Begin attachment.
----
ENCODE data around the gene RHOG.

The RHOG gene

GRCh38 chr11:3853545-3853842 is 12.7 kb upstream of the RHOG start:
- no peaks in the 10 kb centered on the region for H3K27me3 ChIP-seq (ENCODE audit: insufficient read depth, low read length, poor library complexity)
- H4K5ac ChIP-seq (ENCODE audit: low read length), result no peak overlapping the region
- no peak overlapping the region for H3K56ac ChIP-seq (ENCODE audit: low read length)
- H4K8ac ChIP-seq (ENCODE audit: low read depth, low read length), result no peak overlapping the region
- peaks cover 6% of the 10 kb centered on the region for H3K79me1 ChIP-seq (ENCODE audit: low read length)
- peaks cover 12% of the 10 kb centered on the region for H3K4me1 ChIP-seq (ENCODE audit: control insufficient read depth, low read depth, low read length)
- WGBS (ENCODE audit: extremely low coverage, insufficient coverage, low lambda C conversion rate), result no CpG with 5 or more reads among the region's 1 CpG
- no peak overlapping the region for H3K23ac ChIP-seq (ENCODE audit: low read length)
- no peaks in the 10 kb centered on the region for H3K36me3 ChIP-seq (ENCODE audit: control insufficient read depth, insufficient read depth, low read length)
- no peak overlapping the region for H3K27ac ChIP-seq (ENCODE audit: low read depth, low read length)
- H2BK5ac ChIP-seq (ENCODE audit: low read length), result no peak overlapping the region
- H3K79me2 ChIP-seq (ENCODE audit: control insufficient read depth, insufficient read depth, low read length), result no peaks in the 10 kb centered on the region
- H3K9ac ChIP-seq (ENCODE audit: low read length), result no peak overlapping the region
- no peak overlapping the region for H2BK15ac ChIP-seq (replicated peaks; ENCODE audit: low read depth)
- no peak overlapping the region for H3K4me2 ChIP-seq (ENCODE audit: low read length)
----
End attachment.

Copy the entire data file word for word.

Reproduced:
ENCODE data around the gene RHOG.

The RHOG gene

GRCh38 chr11:3853545-3853842 is 12.7 kb upstream of the RHOG start:
- no peaks in the 10 kb centered on the region for H3K27me3 ChIP-seq (ENCODE audit: insufficient read depth, low read length, poor library complexity)
- H4K5ac ChIP-seq (ENCODE audit: low read length), result no peak overlapping the region
- no peak overlapping the region for H3K56ac ChIP-seq (ENCODE audit: low read length)
- H4K8ac ChIP-seq (ENCODE audit: low read depth, low read length), result no peak overlapping the region
- peaks cover 6% of the 10 kb centered on the region for H3K79me1 ChIP-seq (ENCODE audit: low read length)
- peaks cover 12% of the 10 kb centered on the region for H3K4me1 ChIP-seq (ENCODE audit: control insufficient read depth, low read depth, low read length)
- WGBS (ENCODE audit: extremely low coverage, insufficient coverage, low lambda C conversion rate), result no CpG with 5 or more reads among the region's 1 CpG
- no peak overlapping the region for H3K23ac ChIP-seq (ENCODE audit: low read length)
- no peaks in the 10 kb centered on the region for H3K36me3 ChIP-seq (ENCODE audit: control insufficient read depth, insufficient read depth, low read length)
- no peak overlapping the region for H3K27ac ChIP-seq (ENCODE audit: low read depth, low read length)
- H2BK5ac ChIP-seq (ENCODE audit: low read length), result no peak overlapping the region
- H3K79me2 ChIP-seq (ENCODE audit: control insufficient read depth, insufficient read depth, low read length), result no peaks in the 10 kb centered on the region
- H3K9ac ChIP-seq (ENCODE audit: low read length), result no peak overlapping the region
- no peak overlapping the region for H2BK15ac ChIP-seq (replicated peaks; ENCODE audit: low read depth)
- no peak overlapping the region for H3K4me2 ChIP-seq (ENCODE audit: low read length)